hereditydiscoveringsuchgracesonlyinthosewhosevestibulesarelinedwith
ancestralmail,forgettingthatabearmaybetaughttodance.Whilethisairof


herslasted,eventheinanimateobjectsinthestreetappearedtoknowthatshe
wasthere;butfromawayshehadofcarelesslyoverthrowingherdignityby
versatilemoods,onecouldnotcalculateuponitspresencetoacertaintywhen
shewasroundcornersorinlittlelaneswhichdemandednorepressionofanimal
spirits.
‘Welltobesure!’exclaimedamilkman,regardingher.‘Weshouldfreezeinour
bedsif’twerenotforthesun,and,dangme!ifsheisn’taprettypiece.Aman
couldmakeamealbetweenthemeyesandchin—eh,hostler?Oddnationdang
myoldsidesifhecouldn’t!’
Thespeaker,whohadbeencarryingapairofpailsonayoke,depositedthem
upontheedgeofthepavementinfrontoftheinn,andstraightenedhisbacktoan
excruciatingperpendicular.Hisremarkshadbeenaddressedtoaricketyperson,
wearingawaistcoatofthatpreternaturallengthfromthetoptothebottombutton
whichprevailsamongmenwhohavetodowithhorses.Hewassweeping
strawsfromthecarriage-waybeneaththestonearchthatformedapassagetothe
stablesbehind.
‘Nevermindthecursingandswearing,orsomebodywho’sneveroutofhearing
mayclapyernamedowninhisblackbook,’saidthehostler,alsopausing,and
liftinghiseyestothemullionedandtransomedwindowsandmouldedparapet
abovehim—nottostudythemasfeaturesofancientarchitecture,butjusttogive
ashealthfulastretchtotheeyesashisacquaintancehaddonetohisback.
‘Michael,aoldmanlikeyououghttothinkaboutotherthings,andnotbe
lookingtwowaysatyourtimeoflife.Pouncinguponyoungfleshlikeacarrion
crow—’tisavilethinginaoldman.’
‘’Tis;andyet’tisnot,for’tisanatereltaste,’saidthemilkman,againsurveying
Ethelberta,whohadnowpauseduponabridgeinfullview,tolookdownthe
river.‘Now,ifapoorneedyfellerlikemyselfcouldonlycatchheralonewhen
she’sdresseduptotheninesforsomegrandparty,andcarryherofftosome
lonelyplace—sakes,whatapotofjewelsandgooldthingsIwarranthe’dfind
abouther!’Twouldpayenforhistrouble.’
‘Idon’tdisputethepicter;but’tisslyanduntimelytothinksuchroguery.
ThoughI’vehadthoughtslikeit,’tistrue,abouthighwomen—Lordforgiveme
for’t.’
‘Andthatfigureoffashionstandingthereisawidowwoman,soIhear?’


‘Lady—notapennylessthanlady.Ay,athingoftwenty-oneorthereabouts.’
‘Awidowladyandtwenty-one.’Tisabackwardageforabodywho’sso
forwardinherstateoflife.’
‘Well,bethatas’twill,here’smyshowingsforherage.Shewasaboutthe
figureoftwoorthree-and-twentywhena’gotoffthecarriagelastnight,tiredout
wi’boamingaboutthecountry;andnineteenthismorningwhenshecame
downstairsafterasleeproundtheclockandaclane-washedface:soIthoughtto
myself,twenty-one,Ithought.’
‘Andwhat’stheyoungwoman’sname,makesobold,hostler?’
‘Ay,andthehousewereallinastoorwithherandtheoldwoman,andtheir
boxesandcamp-kettles,thattheycarrytowashinbecausehand-basonsbain’t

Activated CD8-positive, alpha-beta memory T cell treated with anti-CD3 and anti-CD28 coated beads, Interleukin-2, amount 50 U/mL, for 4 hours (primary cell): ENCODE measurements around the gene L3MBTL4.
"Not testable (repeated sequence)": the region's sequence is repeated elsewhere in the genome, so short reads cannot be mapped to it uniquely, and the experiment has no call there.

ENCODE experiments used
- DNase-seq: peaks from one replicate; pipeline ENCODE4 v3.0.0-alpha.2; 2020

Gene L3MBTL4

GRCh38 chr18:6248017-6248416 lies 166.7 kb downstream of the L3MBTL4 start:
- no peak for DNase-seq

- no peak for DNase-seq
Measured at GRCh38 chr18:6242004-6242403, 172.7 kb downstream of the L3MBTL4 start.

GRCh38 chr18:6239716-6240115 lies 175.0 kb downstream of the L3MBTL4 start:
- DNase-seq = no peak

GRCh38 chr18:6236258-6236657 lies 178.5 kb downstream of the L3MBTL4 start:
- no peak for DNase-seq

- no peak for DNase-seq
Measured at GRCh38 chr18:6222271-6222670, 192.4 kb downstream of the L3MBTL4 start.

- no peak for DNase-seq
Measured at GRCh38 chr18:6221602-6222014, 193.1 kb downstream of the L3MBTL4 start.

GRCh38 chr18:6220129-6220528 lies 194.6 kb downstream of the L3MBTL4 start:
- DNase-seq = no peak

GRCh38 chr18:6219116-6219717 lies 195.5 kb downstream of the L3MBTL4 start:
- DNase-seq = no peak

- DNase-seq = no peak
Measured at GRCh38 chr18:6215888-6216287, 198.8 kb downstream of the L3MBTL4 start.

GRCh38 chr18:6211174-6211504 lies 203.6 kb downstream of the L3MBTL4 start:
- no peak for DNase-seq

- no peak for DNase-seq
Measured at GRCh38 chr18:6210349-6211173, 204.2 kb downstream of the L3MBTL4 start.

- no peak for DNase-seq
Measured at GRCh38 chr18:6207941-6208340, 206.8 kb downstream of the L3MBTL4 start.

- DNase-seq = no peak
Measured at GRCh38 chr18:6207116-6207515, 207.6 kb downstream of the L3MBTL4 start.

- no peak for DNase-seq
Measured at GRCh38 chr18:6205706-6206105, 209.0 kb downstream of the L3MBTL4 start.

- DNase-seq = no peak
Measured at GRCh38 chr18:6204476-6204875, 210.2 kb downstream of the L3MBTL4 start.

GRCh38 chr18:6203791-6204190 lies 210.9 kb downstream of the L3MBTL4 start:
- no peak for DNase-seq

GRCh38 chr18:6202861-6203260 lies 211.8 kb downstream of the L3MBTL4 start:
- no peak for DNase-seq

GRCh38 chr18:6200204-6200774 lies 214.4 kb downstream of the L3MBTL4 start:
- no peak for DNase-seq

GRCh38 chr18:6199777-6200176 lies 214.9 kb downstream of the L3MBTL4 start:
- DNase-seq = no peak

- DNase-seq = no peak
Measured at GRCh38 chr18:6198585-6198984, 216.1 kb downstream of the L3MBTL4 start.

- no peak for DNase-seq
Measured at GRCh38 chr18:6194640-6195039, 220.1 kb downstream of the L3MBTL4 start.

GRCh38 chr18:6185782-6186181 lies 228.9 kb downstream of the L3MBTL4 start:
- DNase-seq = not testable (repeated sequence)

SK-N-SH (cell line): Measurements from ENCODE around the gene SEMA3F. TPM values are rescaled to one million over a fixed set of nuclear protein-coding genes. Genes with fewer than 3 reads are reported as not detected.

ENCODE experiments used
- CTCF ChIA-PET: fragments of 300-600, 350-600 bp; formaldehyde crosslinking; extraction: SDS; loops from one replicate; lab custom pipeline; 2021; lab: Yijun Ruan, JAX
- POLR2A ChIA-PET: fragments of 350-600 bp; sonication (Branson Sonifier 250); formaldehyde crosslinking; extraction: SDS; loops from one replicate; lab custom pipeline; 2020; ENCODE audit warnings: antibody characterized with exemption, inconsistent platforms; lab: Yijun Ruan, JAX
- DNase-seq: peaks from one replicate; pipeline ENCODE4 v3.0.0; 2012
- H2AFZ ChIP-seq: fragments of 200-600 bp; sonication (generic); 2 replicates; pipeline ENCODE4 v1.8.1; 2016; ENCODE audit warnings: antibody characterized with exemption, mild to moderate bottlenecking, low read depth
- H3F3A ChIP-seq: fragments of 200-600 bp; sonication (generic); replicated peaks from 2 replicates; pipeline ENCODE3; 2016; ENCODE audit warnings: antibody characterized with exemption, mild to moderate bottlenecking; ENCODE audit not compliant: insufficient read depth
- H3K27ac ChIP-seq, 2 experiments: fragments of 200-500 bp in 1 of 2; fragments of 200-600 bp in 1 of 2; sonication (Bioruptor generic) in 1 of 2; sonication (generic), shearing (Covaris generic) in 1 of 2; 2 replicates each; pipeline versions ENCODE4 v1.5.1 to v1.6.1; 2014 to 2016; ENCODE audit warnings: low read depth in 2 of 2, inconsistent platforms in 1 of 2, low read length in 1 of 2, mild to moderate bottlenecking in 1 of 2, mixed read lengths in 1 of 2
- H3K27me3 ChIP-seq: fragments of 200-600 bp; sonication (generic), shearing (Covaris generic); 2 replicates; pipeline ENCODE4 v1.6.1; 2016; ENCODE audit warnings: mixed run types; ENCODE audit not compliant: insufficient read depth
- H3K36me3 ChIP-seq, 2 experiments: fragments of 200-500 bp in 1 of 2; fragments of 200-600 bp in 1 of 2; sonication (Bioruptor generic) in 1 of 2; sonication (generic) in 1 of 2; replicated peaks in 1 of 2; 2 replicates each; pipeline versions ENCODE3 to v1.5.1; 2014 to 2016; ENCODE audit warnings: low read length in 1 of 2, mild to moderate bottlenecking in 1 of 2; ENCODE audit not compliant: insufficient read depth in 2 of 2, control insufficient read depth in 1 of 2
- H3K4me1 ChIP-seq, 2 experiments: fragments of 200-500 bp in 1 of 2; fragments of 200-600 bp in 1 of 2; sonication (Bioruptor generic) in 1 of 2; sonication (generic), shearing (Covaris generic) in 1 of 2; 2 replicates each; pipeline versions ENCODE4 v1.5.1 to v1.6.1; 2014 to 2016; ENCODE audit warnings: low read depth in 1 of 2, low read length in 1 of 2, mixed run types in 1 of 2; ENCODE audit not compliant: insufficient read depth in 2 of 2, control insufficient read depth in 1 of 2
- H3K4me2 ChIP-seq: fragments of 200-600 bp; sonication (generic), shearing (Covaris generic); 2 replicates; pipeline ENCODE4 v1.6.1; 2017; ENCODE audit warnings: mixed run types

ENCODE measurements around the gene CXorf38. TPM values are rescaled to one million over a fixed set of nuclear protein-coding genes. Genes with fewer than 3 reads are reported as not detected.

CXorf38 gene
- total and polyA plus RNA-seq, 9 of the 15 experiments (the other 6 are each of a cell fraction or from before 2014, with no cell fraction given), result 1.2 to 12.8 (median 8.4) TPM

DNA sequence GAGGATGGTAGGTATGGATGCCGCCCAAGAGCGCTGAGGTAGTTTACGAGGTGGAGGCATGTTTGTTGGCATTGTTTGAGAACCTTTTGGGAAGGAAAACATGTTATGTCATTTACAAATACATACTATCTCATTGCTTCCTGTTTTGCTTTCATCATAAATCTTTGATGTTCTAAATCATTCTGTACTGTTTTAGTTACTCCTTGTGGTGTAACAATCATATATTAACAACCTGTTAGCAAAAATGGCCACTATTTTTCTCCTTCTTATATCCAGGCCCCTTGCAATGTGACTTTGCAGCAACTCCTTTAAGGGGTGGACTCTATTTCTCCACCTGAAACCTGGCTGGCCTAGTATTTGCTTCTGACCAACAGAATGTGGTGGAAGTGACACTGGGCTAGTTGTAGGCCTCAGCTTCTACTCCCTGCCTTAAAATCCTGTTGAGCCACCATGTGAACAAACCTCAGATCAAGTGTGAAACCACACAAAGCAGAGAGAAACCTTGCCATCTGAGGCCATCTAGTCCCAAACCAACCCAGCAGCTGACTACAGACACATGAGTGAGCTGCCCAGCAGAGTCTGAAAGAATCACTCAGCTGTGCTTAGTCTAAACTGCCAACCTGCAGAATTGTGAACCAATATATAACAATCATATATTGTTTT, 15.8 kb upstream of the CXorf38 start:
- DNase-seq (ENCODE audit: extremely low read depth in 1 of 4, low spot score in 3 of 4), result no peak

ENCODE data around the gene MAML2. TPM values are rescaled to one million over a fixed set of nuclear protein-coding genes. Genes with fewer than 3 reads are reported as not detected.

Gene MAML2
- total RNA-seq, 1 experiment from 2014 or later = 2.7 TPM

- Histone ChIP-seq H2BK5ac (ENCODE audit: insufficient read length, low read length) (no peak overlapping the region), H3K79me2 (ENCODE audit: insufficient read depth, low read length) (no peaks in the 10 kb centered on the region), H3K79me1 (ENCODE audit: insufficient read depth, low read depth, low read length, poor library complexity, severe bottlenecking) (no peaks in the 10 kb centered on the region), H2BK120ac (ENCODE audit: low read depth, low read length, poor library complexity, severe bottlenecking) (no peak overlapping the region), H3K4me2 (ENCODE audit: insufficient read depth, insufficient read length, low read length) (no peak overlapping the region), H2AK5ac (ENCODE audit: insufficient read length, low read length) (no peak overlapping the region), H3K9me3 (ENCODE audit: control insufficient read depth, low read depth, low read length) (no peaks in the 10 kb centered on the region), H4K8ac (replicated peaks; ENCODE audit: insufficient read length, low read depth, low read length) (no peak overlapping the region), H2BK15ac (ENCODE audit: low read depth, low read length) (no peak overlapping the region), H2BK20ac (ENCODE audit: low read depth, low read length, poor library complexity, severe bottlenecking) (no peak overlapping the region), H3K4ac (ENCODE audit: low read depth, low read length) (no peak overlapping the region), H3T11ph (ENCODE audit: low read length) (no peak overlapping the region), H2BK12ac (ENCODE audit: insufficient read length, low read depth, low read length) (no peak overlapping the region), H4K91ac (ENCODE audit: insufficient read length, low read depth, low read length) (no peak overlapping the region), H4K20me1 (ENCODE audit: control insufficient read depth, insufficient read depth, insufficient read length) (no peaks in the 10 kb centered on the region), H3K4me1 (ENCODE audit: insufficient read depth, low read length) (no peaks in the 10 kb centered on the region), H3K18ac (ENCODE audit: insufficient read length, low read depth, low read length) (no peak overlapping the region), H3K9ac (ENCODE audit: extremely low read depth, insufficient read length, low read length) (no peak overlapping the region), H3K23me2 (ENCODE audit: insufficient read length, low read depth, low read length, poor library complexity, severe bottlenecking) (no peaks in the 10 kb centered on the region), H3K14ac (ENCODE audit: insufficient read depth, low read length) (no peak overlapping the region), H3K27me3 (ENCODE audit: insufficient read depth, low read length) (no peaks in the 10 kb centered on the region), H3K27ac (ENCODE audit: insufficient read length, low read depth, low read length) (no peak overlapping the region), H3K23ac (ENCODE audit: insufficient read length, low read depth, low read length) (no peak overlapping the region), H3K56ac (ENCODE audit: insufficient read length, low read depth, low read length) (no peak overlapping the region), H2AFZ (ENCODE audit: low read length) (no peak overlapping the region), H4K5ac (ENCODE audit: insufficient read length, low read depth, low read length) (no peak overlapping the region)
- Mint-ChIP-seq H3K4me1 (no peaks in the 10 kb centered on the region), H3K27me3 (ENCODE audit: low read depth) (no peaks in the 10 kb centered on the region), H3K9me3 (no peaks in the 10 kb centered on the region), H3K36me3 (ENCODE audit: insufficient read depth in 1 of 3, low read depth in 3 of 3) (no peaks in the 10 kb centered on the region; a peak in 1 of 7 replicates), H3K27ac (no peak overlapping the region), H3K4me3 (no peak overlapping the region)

bigenough,andIdon’tknowwhatall;andt’otherfolkstoppingherewereno
morethandirtthencefor’ard.’
‘Isupposethey’vecomeoutofsomenoblecityalongwayherefrom?’
‘Andtherewasherhairupinbuckleasifshe’dneverseenaclay-coldmanat
all.However,tocutalongstoryshort,allIknowbesidesabout’emisthatthe
nameupontheirluggageisLadyPetherwin,andshe’sthewidowofacity
gentleman,whowasamanofvalourintheLordMayor’sShow.’
‘Who’sthatchapinthegaitersandpackathisback,comeoutofthedoorbut
now?’saidthemilkman,noddingtowardsafigureofthatdescriptionwhohad
justemergedfromtheinnandtrudgedoffinthedirectiontakenbythelady—
nowoutofsight.
‘Chapinthegaiters?Chok’itall—why,thefatherofthatnoblemanthatyoucall
chapinthegaitersusedtobehandinglovewithhalftheQueen’scourt.’
‘Whatd’yetello’?’
‘Thatman’sfatherwasoneofthemayorandcorporationofSandbourne,and
wasthatfamiliarwithmenofmoney,thathe’dslap’emupontheshoulderas
youorIoranyotherpoorfoolwouldtheclerkoftheparish.’
‘O,what’smylordlin’sname,makesobold,then?’
‘Ay,thetoppermostclassnowadayshaveleftofftheuseofwheelsforthegood
oftheirconstitutions,sotheytraipseandwalkformanyyearsupforeignhills,


whereyoucanseenothingbutsnowandfog,tillthere’snomorelefttowalkup;
andiftheyreachhomealive,andha’n’tgottoooldandwearedout,theywalk
andseealittleoftheirownparishes.Sotheytoweraboutwithapackanda
stickandaclanewhitepocket-handkerchiefovertheirhatsjustasyouseehe’s
gotonhis.He’sbeenstayinghereanight,andisoffnowagain.“Youngman,
youngman,”Ithinktomyself,“ifyourshoulderswerebentlikeabandyand
yourkneesbowedoutasminebe,tillthereisnotaninchofstraightboneor
gristlein’ee,th’wouldstn’tgodoinghardworkforplay’ab’lieve.”’
‘True,true,uponmysong.SuchapainasIhavehadinmylynesallthisdayto
besure;wordsdon’tknowwhatshipwreckIsufferintheselyneso’mine—that
theydonot!Andwhatwasthisyoungwidowlady’smaidenname,then,
hostler?Folkhavebeenpeepingafterher,that’strue;buttheydon’tseemto
knowmuchaboutherfamily.’
‘AndwhileI’vetendedhorsesfiftyyearthatotherfolkmightstraddle’em,here
Ibenownotapennythebetter!Often-times,whenIseesomanygoodthings
about,Ifeelinclinedtohelpmyselfincommonjusticetomypocket.
“Workhardandbepoor,
Donothingandgetmore.”
ButIdrawinthehornsofmymindandthinktomyself,“Forbear,JohnHostler,
forbear!”—Hermaidenname?Faith,Idon’tknowthewoman’smaidenname,
thoughshesaidtome,“Goodevening,John;”butIhadnomemoryofever